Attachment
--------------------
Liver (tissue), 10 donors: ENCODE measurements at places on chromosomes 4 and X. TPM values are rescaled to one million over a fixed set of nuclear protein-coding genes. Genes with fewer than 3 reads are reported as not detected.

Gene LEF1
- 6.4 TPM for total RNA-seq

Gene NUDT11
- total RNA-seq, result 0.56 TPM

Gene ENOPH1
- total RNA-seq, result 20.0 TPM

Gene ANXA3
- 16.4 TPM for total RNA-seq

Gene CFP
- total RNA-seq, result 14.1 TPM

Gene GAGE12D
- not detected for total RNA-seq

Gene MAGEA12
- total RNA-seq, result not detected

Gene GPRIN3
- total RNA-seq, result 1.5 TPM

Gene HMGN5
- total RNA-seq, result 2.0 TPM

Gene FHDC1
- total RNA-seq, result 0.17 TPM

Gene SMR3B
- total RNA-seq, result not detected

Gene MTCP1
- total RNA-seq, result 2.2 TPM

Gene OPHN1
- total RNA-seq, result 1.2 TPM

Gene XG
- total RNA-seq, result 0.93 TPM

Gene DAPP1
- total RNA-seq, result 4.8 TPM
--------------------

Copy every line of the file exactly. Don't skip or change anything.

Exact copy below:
Liver (tissue), 10 donors: ENCODE measurements at places on chromosomes 4 and X. TPM values are rescaled to one million over a fixed set of nuclear protein-coding genes. Genes with fewer than 3 reads are reported as not detected.

Gene LEF1
- 6.4 TPM for total RNA-seq

Gene NUDT11
- total RNA-seq, result 0.56 TPM

Gene ENOPH1
- total RNA-seq, result 20.0 TPM

Gene ANXA3
- 16.4 TPM for total RNA-seq

Gene CFP
- total RNA-seq, result 14.1 TPM

Gene GAGE12D
- not detected for total RNA-seq

Gene MAGEA12
- total RNA-seq, result not detected

Gene GPRIN3
- total RNA-seq, result 1.5 TPM

Gene HMGN5
- total RNA-seq, result 2.0 TPM

Gene FHDC1
- total RNA-seq, result 0.17 TPM

Gene SMR3B
- total RNA-seq, result not detected

Gene MTCP1
- total RNA-seq, result 2.2 TPM

Gene OPHN1
- total RNA-seq, result 1.2 TPM

Gene XG
- total RNA-seq, result 0.93 TPM

Gene DAPP1
- total RNA-seq, result 4.8 TPM